Battle lines hardened yesterday over President Bush's nomination of Paul D. Wolfowitz to become president of the World Bank, as U.S. officials pressed for swift approval by the bank's board and some European officials vowed to resist.
The deputy defense secretary's nomination, already hugely controversial because of his role as a key architect of the Iraq war, drew fresh denunciations in European capitals, where critics fumed that Washington had failed to consult other member countries of the bank before springing its choice on them. By tradition, the United States gets to pick the bank's president, but the decision must be approved by the board, which has always operated by consensus.
Paul D. Wolfowitz's relationship with a bank employee added to criticism of his nomination.
(Charles Dharapak -- AP)
Although many bank insiders and observers predict that the odds strongly favor Wolfowitz eventually getting the job, the furor yesterday indicated that at the very least a fight will rage for several weeks before the board approves him.
Adding fuel to the controversy is concern within the bank staff over Wolfowitz's reported romantic relationship with Shaha Riza, an Arab feminist who works as a communications adviser in the bank's Middle East and North Africa department.
Both divorced, Wolfowitz and Riza have steadfastly declined to talk publicly about their relationship, but they have been regularly spotted at private functions and one source said the two have been dating for about two years. Riza, an Oxford-educated British citizen who was born in Tunisia and grew up in Saudi Arabia, shares Wolfowitz's passion for democratizing the Middle East, according to people who know her.
Bank policy allows spouses and partners to work on the staff as long as neither reports directly to the other, so the Wolfowitz-Riza relationship may not run afoul of those rules. But some staffers, speaking anonymously for fear of offending their prospective boss, said sentiment is running high that the ethics requirements should be stricter in cases involving the chief executive. Through a spokesman, Wolfowitz said in response to a query from The Post: "Needless to say, if a personal relationship presents a potential conflict of interest, I will comply with bank policies to resolve the issue."
On the more substantive question of Wolfowitz's qualifications, calls are mounting in Europe for governments to challenge his candidacy. Among the fiercest opponents is Clare Short, Britain's former secretary for international development, who said on British television that the message of the Wolfowitz nomination was "America is going to do what it likes or hard cheese." Luisa Morgantini, head of the European Parliament's development committee, circulated a statement saying, "We encourage European governments to ask the US to open up the process to accept other candidates."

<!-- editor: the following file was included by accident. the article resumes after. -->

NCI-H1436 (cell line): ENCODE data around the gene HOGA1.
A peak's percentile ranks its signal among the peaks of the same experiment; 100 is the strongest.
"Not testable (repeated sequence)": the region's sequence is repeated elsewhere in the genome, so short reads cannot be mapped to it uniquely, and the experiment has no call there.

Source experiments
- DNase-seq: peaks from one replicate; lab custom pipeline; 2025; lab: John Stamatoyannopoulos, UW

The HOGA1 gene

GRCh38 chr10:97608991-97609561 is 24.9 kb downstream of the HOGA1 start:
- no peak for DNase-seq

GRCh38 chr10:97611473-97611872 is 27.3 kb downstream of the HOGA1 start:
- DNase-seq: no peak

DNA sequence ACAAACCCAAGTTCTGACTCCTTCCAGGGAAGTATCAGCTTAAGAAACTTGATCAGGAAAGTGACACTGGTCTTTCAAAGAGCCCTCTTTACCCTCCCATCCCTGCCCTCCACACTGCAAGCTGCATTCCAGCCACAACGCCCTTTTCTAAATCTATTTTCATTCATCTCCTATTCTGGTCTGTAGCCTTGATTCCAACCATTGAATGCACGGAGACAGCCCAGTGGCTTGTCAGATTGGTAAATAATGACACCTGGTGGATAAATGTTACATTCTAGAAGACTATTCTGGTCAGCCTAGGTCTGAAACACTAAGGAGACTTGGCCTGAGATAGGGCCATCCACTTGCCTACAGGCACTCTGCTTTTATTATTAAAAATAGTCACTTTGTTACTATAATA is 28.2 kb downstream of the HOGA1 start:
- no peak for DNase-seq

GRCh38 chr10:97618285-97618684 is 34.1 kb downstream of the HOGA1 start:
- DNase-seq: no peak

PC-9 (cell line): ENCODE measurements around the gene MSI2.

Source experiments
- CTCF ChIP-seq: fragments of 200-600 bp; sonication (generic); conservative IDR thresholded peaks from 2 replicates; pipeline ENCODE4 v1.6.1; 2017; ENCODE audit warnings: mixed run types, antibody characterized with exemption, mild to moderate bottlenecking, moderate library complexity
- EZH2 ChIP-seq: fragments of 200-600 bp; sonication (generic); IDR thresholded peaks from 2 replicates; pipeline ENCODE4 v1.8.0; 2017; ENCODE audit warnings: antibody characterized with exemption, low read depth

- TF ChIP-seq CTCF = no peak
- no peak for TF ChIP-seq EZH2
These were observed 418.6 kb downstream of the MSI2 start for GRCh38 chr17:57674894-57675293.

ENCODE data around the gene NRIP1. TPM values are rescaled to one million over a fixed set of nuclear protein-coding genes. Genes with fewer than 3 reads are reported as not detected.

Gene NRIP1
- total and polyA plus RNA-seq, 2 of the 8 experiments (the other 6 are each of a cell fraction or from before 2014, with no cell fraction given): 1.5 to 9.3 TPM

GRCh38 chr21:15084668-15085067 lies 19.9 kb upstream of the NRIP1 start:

U.S. officials reiterated that the high-level conversations held by President Bush and Treasury Secretary John W. Snow with their European counterparts had been "encouraging." Moreover, Rob Nichols, the chief Treasury Department spokesman, disputed complaints by European officials that they had not been consulted. The department, led by Snow, reached agreement with policymakers in other countries that the next World Bank president should have qualities such as management experience, international diplomatic experience and commitment to development, he said, adding: "Paul Wolfowitz meets and exceeds each and all of these criteria."
U.S. officials said they hope Wolfowitz will be approved before the spring meetings of the International Monetary Fund and World Bank on April 16-17, allowing a transition of a couple of months before outgoing president James D. Wolfensohn leaves on June 1. Past U.S. nominees to the bank have typically been approved within a couple of weeks of their selection by Washington -- in Wolfensohn's case, in three days.
But European officials made it clear they are in no mood to accede to that schedule. "The Treasury Department is trying to give the impression that a deal is done, but there is no deal done," said a source in one of the European executive directors' offices at the bank who did not want to be identified because the matter is highly sensitive. "No one has any question about [Wolfowitz's] intellect, but the problem is, he's the face of a certain American hegemony, in the opinion of many European directors, and that does not fit the role of the bank."
A U.S. request to have Wolfowitz meet the board and answer questions on March 24 was rejected by other directors, this source said, because member countries are still trying to decide what to do. Robert B. Holland III, the acting U.S. director, denied he had made such a request but added, "It is not useful for me to comment further than that."
The United States has a 16 percent vote on the board, and Europe collectively has about 30 percent. A pitched battle on the consensus-minded board, however, would be highly unusual. In the end, policymakers said, top leaders like French President Jacques Chirac and German Chancellor Gerhard Schroeder will have to decide whether they are prepared to reopen transatlantic rifts that have recently started to heal.
"One would have to say, the more likely course is that Mr. Wolfowitz will be confirmed," said Jeffrey D. Sachs, a Columbia University professor who considers him a bad choice.